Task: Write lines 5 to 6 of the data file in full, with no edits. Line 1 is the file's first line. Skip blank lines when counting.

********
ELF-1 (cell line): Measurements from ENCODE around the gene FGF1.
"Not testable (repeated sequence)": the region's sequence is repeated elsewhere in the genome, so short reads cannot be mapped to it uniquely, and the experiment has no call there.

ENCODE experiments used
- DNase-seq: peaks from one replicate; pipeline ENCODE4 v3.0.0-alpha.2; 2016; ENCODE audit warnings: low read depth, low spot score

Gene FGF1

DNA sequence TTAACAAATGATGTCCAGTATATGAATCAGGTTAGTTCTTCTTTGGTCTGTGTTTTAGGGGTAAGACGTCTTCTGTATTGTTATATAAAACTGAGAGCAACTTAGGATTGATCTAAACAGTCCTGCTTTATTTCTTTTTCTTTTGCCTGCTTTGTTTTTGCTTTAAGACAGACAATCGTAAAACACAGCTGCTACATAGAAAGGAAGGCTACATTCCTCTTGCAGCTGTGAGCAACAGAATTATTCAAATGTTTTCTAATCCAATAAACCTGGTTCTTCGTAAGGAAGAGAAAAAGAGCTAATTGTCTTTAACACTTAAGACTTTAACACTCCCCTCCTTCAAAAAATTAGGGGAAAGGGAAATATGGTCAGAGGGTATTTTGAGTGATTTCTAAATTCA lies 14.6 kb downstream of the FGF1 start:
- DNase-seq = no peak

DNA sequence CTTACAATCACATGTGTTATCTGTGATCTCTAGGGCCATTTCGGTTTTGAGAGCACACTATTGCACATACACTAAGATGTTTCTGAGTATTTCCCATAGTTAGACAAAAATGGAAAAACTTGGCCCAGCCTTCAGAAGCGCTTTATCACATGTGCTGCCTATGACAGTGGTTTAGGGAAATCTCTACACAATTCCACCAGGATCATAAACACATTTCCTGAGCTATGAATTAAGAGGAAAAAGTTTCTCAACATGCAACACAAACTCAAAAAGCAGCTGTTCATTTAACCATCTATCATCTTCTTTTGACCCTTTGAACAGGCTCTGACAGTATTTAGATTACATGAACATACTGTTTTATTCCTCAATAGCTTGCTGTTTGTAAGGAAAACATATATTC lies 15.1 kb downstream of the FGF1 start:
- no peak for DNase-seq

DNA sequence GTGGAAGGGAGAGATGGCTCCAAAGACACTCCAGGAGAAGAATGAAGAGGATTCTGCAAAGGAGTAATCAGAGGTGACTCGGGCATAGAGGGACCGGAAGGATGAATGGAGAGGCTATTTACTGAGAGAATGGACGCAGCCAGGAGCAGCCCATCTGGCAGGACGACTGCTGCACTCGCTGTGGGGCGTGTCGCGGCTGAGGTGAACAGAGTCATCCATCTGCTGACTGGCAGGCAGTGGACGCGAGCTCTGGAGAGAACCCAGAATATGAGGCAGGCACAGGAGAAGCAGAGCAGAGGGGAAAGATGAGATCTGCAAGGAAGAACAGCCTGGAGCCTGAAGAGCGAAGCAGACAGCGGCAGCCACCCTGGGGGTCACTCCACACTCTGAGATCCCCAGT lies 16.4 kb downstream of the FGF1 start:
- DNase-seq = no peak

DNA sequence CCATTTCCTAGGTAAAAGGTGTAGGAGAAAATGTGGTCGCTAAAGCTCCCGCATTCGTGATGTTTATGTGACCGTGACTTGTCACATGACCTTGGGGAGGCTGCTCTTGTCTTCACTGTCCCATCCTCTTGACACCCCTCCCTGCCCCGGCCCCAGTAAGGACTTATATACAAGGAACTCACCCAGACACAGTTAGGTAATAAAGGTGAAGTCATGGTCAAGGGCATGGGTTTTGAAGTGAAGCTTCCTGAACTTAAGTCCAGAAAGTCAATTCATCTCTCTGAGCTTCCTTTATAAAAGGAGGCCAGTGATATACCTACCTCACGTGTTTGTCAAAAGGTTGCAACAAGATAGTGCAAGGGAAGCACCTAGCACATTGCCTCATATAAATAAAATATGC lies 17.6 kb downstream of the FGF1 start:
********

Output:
Gene FGF1

DNA sequence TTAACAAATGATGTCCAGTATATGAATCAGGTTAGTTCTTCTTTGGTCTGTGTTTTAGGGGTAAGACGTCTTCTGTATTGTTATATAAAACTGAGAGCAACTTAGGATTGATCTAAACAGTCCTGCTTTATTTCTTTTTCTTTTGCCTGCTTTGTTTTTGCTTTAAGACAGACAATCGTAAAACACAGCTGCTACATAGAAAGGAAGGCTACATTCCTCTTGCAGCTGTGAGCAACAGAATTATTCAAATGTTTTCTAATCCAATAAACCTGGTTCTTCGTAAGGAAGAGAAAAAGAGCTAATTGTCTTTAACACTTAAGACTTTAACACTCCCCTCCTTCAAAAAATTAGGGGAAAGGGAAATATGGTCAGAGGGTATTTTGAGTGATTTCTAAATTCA lies 14.6 kb downstream of the FGF1 start: